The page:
WASHINGTON (Reuters) - U.S. Energy Secretary Steven Chu on Thursday applauded companies that have quit the U.S. Chamber of Commerce because they disagree with the business group’s climate change policy.
“I think it’s wonderful,” Chu told reporters at a solar energy event on the National Mall. He said companies that left the Chamber object “to foot dragging, to denials” and realize that efforts to reduce emissions of greenhouse gasses are “part of our economic future in the United States.”
Chu said other companies should quit the group if the Chamber does not recognize the business opportunities presented by taking aggressive action against global warming.
But he also urged the Chamber to change its position.
“I would encourage the Chamber of Commerce to realize the economic opportunity that the United States can lead in a new industrial revolution,” said Chu, a supporter of alternative fuels and strong regulation of greenhouse gas emissions.
Technology company Apple Inc resigned from the Chamber on Monday. Last month three big power utilities, Exelon Corp, PG&E Corpand PNM Resources Inc, said they were leaving the Chamber.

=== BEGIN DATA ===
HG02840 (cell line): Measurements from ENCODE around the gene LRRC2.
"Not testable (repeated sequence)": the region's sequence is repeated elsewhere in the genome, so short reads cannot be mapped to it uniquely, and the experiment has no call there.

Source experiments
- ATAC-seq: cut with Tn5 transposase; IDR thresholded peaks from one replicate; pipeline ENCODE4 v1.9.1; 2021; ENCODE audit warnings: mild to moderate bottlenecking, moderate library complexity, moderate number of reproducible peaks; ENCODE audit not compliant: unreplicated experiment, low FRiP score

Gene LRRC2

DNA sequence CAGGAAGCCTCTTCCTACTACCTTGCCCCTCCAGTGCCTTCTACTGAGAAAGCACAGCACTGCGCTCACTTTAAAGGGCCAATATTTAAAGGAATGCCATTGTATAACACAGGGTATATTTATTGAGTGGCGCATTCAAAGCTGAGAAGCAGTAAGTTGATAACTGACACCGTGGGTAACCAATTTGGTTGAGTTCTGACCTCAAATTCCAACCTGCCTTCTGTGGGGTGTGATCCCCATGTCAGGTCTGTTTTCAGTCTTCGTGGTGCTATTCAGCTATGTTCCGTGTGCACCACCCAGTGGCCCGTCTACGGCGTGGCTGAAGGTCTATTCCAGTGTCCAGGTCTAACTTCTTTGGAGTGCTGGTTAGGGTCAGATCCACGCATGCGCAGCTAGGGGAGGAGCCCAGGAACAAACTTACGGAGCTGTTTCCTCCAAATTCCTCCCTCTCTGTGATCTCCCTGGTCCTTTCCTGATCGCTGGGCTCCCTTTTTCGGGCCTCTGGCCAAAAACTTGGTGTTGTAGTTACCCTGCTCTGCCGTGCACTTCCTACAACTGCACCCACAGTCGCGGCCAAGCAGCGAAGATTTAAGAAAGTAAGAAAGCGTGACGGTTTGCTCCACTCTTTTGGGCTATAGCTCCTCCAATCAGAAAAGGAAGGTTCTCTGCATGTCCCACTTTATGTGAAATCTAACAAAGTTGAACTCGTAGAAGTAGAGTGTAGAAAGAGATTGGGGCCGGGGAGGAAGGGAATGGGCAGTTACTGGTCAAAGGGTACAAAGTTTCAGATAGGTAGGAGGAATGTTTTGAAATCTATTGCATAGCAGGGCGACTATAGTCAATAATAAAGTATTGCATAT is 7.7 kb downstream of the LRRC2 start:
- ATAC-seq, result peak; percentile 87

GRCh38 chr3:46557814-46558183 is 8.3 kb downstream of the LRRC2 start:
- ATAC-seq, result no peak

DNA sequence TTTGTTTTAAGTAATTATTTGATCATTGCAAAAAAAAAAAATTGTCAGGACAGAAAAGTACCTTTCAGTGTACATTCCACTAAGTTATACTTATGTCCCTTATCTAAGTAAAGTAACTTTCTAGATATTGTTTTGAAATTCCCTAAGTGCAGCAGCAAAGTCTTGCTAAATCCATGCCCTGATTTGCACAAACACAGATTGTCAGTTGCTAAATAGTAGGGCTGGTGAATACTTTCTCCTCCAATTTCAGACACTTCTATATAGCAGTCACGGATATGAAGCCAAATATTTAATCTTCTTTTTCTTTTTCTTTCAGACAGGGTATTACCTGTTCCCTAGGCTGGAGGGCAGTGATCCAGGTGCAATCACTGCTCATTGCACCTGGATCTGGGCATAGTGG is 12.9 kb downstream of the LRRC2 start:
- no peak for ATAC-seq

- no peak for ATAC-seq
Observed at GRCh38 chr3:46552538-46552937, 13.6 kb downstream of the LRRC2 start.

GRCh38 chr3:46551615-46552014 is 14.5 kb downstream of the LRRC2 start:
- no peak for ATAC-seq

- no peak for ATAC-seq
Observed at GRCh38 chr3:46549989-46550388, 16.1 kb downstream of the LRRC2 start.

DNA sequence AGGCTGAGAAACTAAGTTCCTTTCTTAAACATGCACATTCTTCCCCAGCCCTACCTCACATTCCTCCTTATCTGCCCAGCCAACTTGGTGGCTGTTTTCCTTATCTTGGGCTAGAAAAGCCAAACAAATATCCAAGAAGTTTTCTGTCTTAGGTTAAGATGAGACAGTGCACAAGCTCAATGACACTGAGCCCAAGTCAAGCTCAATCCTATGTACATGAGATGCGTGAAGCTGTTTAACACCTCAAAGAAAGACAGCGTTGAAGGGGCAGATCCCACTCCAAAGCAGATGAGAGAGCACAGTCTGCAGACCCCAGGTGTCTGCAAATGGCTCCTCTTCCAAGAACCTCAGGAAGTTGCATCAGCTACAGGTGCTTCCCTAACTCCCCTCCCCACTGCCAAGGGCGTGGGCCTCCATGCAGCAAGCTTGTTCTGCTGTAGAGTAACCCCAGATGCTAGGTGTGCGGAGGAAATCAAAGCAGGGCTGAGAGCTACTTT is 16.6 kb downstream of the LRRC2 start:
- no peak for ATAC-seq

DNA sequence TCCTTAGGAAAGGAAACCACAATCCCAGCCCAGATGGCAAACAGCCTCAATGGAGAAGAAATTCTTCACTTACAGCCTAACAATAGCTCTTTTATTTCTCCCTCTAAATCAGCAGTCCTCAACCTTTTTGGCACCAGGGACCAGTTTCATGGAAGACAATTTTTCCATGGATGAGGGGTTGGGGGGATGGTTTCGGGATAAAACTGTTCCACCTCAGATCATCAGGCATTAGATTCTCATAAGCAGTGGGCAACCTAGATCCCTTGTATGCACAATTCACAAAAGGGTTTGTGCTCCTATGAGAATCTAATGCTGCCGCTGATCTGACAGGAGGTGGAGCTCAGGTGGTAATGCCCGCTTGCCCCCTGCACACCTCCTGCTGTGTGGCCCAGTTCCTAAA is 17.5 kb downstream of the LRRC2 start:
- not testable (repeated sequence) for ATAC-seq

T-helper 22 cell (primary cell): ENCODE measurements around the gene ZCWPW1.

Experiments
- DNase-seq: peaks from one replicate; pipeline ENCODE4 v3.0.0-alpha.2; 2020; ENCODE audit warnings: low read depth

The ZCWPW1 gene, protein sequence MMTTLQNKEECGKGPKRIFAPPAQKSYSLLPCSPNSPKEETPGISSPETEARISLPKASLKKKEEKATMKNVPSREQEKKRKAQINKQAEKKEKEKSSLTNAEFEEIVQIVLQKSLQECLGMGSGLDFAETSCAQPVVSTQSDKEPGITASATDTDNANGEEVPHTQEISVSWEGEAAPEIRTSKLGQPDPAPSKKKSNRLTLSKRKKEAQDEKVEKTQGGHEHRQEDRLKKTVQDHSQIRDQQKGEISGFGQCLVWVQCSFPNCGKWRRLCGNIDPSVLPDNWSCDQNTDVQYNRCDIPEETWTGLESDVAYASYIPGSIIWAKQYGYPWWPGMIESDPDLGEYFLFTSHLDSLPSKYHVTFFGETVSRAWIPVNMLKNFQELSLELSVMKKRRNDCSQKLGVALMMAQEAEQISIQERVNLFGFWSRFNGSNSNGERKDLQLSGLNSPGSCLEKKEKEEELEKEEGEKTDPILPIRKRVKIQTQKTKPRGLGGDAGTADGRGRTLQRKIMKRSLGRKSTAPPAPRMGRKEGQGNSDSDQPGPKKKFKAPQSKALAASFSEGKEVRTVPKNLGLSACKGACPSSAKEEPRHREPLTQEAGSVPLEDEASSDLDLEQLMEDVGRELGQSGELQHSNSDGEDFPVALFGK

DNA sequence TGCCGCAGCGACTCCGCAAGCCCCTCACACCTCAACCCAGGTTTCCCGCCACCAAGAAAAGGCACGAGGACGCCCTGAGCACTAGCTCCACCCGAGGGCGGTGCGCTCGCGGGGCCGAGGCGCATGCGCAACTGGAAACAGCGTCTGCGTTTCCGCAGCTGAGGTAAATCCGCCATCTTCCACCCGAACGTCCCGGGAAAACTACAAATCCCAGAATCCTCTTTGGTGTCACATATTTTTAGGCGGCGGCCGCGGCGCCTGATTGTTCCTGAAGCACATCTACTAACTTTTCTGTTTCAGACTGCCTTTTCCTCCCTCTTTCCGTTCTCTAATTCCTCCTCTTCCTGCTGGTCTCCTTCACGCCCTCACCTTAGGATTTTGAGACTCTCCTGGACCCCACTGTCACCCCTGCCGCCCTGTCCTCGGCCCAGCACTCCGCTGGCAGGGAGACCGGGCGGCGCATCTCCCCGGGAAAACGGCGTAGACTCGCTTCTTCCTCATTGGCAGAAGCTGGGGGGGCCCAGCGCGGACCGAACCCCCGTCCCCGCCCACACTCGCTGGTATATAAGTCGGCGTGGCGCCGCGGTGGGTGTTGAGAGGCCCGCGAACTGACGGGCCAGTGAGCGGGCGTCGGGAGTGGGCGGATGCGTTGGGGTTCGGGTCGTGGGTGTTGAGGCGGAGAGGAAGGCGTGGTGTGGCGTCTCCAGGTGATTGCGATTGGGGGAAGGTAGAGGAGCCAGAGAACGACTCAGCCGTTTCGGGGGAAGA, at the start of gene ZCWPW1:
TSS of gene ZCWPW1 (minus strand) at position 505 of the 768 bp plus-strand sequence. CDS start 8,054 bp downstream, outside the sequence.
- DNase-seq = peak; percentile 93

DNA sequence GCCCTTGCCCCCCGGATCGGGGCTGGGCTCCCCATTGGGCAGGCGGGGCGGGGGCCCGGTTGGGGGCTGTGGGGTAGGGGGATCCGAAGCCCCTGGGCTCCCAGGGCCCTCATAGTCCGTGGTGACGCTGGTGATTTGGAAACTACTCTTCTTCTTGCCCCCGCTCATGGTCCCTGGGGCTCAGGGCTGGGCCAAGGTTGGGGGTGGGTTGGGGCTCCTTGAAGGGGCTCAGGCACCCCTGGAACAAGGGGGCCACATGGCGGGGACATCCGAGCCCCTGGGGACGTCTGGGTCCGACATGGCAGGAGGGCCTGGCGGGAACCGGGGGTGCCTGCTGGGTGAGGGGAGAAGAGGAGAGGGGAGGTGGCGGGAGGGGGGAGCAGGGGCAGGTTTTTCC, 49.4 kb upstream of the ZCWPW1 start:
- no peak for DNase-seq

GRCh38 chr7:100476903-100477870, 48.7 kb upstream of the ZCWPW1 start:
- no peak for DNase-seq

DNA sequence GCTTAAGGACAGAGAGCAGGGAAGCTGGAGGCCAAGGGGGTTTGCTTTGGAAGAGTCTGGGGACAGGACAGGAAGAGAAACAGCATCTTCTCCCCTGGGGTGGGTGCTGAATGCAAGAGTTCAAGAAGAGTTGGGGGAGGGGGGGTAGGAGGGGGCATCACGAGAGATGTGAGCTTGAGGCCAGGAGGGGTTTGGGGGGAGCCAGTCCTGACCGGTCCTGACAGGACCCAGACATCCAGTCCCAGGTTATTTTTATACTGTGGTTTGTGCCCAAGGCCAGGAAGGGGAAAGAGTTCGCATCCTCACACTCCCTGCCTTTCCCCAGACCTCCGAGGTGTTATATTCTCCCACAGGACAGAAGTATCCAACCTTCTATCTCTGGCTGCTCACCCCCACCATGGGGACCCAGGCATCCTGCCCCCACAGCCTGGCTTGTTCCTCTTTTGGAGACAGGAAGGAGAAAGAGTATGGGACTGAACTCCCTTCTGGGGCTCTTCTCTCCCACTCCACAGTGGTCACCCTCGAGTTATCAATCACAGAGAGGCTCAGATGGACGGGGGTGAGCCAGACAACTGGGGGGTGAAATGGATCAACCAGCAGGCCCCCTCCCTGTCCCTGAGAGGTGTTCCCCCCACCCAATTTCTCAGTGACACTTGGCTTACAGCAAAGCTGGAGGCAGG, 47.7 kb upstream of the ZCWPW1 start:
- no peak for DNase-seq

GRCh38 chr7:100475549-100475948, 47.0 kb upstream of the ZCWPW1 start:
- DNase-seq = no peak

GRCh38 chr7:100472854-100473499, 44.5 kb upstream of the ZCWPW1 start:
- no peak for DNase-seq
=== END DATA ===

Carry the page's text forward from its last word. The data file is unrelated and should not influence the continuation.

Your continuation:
Other companies have criticized the Chamber, which has pushed for public hearings to challenge the scientific evidence of man-made climate change.
The group now says it does not plan to dispute the science behind global warming. But Chamber President Tom Donohue defended his group’s climate change position and told reporters the companies that left faced an “orchestrated pressure campaign” by environmental organizations.
“It’s pretty clear because we’ve heard it from our own companies that a number of environmental groups are trying to apply some pressure on Chamber companies to apply pressure on us to change our views” on climate legislation passed by the House of Representatives, Donohue said at a press conference.
Donohue said his group supports crafting U.S. climate change legislation and an international agreement to fit its views of compatibility compatible with strong economic growth. He said the climate bill the House of Representatives passed in June does not meet this criteria.
Donohue downplayed the significance of four companies quitting the 300,000 member Chamber, and said the group will continue to oppose climate policies it views as too onerous.
“We’re not changing where we are. We’re going to be very responsive to people’s questions,” he said. “But we thought long and hard about what was important here and we’re not going anywhere.”
Senate Democrats unveiled their version of the bill last week that built on the House legislation.
Additional reporting by Timothy Gardner and Ayesha Rascoe; Editing by David Gregorio
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